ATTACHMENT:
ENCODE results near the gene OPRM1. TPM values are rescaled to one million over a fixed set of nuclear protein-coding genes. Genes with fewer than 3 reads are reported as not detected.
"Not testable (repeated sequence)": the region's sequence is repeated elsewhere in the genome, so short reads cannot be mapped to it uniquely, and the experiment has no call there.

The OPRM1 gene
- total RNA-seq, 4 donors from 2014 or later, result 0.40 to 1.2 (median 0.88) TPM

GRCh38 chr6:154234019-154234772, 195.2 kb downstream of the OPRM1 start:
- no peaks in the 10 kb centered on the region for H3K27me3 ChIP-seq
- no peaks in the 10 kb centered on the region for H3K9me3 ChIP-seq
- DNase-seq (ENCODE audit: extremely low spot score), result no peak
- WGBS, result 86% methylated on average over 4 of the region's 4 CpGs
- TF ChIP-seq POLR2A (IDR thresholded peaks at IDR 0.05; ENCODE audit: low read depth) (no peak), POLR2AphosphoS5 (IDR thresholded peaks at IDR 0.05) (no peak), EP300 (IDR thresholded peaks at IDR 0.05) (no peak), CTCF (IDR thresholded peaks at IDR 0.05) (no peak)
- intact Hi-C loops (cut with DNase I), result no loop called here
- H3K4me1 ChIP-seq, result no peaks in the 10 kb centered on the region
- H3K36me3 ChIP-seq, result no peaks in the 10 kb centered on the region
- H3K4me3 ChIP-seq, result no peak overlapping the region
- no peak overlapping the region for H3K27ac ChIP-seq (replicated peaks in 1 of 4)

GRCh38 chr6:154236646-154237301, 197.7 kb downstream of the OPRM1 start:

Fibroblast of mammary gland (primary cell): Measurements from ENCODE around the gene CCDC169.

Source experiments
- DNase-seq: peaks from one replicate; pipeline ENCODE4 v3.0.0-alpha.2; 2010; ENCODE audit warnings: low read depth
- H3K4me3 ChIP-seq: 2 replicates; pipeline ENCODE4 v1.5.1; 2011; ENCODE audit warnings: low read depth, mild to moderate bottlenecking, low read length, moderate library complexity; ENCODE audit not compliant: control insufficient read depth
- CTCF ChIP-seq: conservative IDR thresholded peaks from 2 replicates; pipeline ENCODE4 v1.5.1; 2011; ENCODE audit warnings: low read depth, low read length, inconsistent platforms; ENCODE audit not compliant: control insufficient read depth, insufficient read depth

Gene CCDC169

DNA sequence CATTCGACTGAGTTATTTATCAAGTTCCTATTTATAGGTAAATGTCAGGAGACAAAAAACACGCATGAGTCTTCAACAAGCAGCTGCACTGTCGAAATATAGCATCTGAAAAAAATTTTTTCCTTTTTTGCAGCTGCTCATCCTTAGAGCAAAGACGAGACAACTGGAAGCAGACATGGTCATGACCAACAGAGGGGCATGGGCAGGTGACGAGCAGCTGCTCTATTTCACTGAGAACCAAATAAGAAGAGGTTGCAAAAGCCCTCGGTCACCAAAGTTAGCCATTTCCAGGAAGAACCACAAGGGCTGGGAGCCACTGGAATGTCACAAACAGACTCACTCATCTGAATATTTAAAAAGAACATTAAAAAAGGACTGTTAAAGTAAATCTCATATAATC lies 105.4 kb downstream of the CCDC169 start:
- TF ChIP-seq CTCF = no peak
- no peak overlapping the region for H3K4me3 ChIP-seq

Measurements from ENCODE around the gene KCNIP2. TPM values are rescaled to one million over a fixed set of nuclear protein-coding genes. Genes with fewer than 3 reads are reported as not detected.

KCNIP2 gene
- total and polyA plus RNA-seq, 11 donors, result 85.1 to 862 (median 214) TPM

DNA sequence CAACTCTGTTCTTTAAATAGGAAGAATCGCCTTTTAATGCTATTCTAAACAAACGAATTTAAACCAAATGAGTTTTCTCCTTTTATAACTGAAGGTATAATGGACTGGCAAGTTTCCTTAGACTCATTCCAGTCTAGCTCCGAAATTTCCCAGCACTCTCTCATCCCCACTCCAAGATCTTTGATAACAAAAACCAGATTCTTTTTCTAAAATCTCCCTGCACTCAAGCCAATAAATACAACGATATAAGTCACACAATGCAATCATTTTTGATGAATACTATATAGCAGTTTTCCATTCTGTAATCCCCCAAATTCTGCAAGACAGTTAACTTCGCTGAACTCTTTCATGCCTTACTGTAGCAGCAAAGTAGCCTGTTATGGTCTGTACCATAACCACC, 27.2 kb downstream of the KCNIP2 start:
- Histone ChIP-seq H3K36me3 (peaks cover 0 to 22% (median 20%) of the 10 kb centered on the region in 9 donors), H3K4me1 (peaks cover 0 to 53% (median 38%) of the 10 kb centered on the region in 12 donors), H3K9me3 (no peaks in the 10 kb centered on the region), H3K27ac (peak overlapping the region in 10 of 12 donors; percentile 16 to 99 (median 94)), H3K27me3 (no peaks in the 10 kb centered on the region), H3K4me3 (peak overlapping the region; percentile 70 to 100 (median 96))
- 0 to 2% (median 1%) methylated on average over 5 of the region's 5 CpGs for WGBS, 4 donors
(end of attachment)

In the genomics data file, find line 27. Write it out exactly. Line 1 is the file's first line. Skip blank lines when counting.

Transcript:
KCNIP2 gene